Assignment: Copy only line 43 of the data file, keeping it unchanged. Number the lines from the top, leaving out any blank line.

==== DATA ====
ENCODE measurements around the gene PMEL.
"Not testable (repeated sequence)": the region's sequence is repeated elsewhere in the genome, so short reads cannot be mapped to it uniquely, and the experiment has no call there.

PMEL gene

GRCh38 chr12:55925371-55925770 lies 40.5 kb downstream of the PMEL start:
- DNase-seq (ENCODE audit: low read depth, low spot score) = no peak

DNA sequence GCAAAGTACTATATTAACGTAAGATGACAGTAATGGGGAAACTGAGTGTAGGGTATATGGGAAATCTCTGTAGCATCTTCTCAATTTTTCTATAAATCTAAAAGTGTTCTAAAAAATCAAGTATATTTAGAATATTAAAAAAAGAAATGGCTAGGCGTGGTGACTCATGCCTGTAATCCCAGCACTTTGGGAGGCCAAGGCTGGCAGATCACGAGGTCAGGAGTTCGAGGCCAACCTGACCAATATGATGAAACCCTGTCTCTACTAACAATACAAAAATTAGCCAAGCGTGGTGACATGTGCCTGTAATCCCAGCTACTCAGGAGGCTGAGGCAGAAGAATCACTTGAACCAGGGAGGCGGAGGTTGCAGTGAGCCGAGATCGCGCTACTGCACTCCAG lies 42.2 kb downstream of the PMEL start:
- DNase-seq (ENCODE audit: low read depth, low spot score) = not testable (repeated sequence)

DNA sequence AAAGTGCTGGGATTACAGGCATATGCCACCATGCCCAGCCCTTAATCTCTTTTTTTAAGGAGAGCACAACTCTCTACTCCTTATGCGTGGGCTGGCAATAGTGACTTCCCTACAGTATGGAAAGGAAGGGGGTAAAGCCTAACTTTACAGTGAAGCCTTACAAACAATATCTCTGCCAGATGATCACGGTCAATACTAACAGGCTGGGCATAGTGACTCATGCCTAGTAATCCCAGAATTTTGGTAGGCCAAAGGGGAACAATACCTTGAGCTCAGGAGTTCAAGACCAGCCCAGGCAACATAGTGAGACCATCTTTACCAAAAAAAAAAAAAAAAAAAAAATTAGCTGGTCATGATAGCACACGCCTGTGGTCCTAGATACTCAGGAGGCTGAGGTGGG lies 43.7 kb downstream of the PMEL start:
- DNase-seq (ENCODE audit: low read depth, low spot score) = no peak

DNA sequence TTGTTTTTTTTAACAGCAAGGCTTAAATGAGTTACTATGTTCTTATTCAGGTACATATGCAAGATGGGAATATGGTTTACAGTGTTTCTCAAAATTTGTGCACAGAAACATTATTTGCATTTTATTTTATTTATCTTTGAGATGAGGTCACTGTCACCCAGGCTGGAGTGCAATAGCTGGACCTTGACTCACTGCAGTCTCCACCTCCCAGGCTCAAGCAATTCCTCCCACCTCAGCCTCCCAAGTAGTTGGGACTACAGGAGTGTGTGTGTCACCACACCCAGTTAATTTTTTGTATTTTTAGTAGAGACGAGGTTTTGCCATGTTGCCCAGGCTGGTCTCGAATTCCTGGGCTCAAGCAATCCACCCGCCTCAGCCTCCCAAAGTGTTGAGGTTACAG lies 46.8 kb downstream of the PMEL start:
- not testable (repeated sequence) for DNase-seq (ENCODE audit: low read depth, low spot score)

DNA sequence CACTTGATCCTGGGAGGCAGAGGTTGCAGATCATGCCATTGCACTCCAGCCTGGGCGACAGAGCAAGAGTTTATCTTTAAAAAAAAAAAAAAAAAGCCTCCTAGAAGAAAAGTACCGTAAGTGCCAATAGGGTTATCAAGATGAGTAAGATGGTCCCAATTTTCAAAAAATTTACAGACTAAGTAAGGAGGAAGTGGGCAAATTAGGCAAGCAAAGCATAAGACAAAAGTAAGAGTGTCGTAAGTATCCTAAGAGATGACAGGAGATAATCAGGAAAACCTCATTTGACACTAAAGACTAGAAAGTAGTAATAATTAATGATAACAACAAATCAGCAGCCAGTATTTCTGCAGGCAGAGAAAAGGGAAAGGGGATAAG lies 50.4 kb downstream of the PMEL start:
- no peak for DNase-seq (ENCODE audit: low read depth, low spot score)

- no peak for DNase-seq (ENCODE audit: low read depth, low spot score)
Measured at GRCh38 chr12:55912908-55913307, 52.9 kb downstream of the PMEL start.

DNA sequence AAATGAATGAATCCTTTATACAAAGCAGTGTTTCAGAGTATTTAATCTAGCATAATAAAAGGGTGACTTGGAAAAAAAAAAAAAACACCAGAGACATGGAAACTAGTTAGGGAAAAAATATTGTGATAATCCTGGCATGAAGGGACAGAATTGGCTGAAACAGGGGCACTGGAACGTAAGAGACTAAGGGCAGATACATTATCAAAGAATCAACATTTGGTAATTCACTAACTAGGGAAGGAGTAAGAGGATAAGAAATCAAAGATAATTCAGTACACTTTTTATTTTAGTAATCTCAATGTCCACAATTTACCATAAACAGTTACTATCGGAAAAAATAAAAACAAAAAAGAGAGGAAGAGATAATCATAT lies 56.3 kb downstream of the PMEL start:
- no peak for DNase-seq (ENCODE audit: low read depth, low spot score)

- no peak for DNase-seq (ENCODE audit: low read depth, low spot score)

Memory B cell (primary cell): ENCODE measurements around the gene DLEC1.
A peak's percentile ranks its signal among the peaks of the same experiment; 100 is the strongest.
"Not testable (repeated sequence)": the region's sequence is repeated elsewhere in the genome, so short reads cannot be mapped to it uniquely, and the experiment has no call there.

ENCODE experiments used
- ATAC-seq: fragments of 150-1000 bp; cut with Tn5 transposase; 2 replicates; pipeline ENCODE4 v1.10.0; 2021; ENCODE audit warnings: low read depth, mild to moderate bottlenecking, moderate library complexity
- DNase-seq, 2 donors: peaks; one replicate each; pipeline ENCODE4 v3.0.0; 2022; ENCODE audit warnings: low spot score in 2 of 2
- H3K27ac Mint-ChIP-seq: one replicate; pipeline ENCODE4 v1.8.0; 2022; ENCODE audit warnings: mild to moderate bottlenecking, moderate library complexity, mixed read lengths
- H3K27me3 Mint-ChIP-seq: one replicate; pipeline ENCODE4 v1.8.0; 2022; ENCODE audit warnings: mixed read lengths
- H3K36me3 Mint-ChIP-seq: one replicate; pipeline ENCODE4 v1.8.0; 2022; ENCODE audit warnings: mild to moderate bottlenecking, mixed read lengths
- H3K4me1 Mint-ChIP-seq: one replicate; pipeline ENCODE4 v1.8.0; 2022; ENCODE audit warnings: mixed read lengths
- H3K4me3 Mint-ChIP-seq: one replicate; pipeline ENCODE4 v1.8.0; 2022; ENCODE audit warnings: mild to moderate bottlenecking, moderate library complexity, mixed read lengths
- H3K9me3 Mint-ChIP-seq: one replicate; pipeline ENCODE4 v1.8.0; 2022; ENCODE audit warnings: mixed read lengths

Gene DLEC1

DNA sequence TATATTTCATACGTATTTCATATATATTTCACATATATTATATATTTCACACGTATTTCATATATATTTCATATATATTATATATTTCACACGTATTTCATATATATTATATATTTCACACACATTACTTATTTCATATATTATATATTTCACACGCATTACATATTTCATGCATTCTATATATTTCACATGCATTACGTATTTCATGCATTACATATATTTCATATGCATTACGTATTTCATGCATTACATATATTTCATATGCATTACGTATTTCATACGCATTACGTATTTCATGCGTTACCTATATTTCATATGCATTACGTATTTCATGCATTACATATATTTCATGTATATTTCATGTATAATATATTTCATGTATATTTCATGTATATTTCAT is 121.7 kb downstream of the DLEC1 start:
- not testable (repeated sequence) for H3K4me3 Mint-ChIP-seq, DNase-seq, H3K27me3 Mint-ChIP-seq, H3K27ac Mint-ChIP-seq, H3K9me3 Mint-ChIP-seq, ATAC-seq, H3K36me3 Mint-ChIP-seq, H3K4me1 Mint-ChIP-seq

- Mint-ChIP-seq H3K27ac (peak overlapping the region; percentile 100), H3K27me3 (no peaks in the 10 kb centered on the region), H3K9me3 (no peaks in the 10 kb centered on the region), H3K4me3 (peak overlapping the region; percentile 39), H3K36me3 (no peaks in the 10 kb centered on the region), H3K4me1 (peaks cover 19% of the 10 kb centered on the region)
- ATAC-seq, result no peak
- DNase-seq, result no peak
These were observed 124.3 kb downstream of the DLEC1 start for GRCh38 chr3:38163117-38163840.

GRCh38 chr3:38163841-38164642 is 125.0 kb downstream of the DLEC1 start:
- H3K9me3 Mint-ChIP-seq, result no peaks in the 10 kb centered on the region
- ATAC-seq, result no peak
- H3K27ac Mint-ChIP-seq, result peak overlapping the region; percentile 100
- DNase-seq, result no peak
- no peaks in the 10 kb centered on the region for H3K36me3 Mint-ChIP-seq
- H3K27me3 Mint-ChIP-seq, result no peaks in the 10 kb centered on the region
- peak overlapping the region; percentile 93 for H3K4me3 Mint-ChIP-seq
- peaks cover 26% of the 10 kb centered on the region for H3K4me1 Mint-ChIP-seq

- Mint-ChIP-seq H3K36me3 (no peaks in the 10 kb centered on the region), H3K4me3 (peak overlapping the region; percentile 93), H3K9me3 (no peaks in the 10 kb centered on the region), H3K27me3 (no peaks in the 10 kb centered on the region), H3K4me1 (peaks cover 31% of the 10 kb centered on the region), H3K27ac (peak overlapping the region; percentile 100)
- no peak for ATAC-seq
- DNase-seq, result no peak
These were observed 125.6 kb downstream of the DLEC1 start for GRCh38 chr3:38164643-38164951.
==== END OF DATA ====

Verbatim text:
- no peaks in the 10 kb centered on the region for H3K36me3 Mint-ChIP-seq